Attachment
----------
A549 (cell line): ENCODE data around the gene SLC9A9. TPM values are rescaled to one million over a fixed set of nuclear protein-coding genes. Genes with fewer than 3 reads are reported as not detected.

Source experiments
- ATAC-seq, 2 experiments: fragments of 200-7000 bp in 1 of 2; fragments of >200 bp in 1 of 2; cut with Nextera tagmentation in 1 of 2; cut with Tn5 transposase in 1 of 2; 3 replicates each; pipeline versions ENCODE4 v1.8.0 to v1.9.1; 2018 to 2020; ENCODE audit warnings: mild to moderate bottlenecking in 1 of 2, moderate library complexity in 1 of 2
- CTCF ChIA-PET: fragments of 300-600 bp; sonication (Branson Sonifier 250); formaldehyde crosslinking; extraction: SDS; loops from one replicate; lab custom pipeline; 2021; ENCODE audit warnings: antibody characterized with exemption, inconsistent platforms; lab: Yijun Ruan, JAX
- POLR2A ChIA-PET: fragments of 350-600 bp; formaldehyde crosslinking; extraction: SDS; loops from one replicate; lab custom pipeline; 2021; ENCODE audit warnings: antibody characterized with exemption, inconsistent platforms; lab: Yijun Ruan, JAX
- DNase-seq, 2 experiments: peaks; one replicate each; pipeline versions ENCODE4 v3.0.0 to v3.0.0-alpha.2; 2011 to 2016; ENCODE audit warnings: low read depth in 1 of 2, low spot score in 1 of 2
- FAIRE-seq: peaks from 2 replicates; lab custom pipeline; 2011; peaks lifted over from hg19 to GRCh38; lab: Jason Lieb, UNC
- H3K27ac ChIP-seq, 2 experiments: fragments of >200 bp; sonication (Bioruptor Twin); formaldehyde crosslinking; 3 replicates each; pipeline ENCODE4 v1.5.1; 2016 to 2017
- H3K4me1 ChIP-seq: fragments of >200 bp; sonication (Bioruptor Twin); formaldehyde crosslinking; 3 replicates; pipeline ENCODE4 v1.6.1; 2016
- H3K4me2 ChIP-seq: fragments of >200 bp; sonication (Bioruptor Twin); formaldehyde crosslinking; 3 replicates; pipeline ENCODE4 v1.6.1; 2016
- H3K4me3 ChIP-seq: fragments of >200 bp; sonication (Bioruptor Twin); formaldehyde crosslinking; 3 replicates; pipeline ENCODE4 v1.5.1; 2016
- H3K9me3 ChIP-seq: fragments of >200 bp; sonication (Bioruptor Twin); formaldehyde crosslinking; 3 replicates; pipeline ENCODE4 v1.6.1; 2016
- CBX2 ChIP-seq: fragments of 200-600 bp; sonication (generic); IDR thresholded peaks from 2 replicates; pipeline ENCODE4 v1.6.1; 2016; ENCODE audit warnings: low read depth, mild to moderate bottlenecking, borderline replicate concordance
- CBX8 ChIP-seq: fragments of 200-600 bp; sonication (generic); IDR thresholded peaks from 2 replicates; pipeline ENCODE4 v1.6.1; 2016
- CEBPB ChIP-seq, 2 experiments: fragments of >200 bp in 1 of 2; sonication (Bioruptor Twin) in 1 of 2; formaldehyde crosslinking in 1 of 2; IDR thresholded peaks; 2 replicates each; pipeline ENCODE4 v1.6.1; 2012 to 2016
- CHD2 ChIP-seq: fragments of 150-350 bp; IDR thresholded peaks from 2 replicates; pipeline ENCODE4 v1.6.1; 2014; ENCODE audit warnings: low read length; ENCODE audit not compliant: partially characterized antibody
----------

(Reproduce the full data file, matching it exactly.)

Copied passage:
A549 (cell line): ENCODE data around the gene SLC9A9. TPM values are rescaled to one million over a fixed set of nuclear protein-coding genes. Genes with fewer than 3 reads are reported as not detected.

Source experiments
- ATAC-seq, 2 experiments: fragments of 200-7000 bp in 1 of 2; fragments of >200 bp in 1 of 2; cut with Nextera tagmentation in 1 of 2; cut with Tn5 transposase in 1 of 2; 3 replicates each; pipeline versions ENCODE4 v1.8.0 to v1.9.1; 2018 to 2020; ENCODE audit warnings: mild to moderate bottlenecking in 1 of 2, moderate library complexity in 1 of 2
- CTCF ChIA-PET: fragments of 300-600 bp; sonication (Branson Sonifier 250); formaldehyde crosslinking; extraction: SDS; loops from one replicate; lab custom pipeline; 2021; ENCODE audit warnings: antibody characterized with exemption, inconsistent platforms; lab: Yijun Ruan, JAX
- POLR2A ChIA-PET: fragments of 350-600 bp; formaldehyde crosslinking; extraction: SDS; loops from one replicate; lab custom pipeline; 2021; ENCODE audit warnings: antibody characterized with exemption, inconsistent platforms; lab: Yijun Ruan, JAX
- DNase-seq, 2 experiments: peaks; one replicate each; pipeline versions ENCODE4 v3.0.0 to v3.0.0-alpha.2; 2011 to 2016; ENCODE audit warnings: low read depth in 1 of 2, low spot score in 1 of 2
- FAIRE-seq: peaks from 2 replicates; lab custom pipeline; 2011; peaks lifted over from hg19 to GRCh38; lab: Jason Lieb, UNC
- H3K27ac ChIP-seq, 2 experiments: fragments of >200 bp; sonication (Bioruptor Twin); formaldehyde crosslinking; 3 replicates each; pipeline ENCODE4 v1.5.1; 2016 to 2017
- H3K4me1 ChIP-seq: fragments of >200 bp; sonication (Bioruptor Twin); formaldehyde crosslinking; 3 replicates; pipeline ENCODE4 v1.6.1; 2016
- H3K4me2 ChIP-seq: fragments of >200 bp; sonication (Bioruptor Twin); formaldehyde crosslinking; 3 replicates; pipeline ENCODE4 v1.6.1; 2016
- H3K4me3 ChIP-seq: fragments of >200 bp; sonication (Bioruptor Twin); formaldehyde crosslinking; 3 replicates; pipeline ENCODE4 v1.5.1; 2016
- H3K9me3 ChIP-seq: fragments of >200 bp; sonication (Bioruptor Twin); formaldehyde crosslinking; 3 replicates; pipeline ENCODE4 v1.6.1; 2016
- CBX2 ChIP-seq: fragments of 200-600 bp; sonication (generic); IDR thresholded peaks from 2 replicates; pipeline ENCODE4 v1.6.1; 2016; ENCODE audit warnings: low read depth, mild to moderate bottlenecking, borderline replicate concordance
- CBX8 ChIP-seq: fragments of 200-600 bp; sonication (generic); IDR thresholded peaks from 2 replicates; pipeline ENCODE4 v1.6.1; 2016
- CEBPB ChIP-seq, 2 experiments: fragments of >200 bp in 1 of 2; sonication (Bioruptor Twin) in 1 of 2; formaldehyde crosslinking in 1 of 2; IDR thresholded peaks; 2 replicates each; pipeline ENCODE4 v1.6.1; 2012 to 2016
- CHD2 ChIP-seq: fragments of 150-350 bp; IDR thresholded peaks from 2 replicates; pipeline ENCODE4 v1.6.1; 2014; ENCODE audit warnings: low read length; ENCODE audit not compliant: partially characterized antibody